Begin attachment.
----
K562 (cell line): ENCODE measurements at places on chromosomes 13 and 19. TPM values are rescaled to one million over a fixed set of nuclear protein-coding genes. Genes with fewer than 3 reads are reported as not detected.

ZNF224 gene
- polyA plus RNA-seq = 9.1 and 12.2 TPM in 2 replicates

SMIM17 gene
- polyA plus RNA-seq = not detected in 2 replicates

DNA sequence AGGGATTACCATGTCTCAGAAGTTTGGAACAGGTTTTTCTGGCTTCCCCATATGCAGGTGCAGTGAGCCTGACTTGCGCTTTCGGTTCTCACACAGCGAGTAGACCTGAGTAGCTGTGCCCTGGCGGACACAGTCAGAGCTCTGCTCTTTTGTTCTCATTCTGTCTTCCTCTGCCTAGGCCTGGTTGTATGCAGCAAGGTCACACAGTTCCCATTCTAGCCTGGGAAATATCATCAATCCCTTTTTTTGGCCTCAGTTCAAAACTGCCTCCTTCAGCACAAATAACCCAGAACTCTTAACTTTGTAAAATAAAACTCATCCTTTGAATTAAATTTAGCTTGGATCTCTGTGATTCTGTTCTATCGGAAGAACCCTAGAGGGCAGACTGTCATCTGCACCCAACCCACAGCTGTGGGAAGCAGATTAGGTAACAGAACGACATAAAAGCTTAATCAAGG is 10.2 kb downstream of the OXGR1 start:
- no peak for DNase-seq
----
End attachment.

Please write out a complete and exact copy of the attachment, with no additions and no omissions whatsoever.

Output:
K562 (cell line): ENCODE measurements at places on chromosomes 13 and 19. TPM values are rescaled to one million over a fixed set of nuclear protein-coding genes. Genes with fewer than 3 reads are reported as not detected.

ZNF224 gene
- polyA plus RNA-seq = 9.1 and 12.2 TPM in 2 replicates

SMIM17 gene
- polyA plus RNA-seq = not detected in 2 replicates

DNA sequence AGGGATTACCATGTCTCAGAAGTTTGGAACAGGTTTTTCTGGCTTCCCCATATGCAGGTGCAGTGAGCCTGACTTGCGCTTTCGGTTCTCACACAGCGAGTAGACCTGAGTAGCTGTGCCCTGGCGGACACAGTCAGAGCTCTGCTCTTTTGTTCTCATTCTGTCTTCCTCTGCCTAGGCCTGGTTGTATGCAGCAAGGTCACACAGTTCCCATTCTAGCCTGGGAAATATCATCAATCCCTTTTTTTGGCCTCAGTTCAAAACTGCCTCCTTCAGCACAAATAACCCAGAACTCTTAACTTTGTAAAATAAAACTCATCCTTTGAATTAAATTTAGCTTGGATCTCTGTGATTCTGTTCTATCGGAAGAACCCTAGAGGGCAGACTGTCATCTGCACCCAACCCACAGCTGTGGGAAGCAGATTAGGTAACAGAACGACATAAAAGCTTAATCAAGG is 10.2 kb downstream of the OXGR1 start:
- no peak for DNase-seq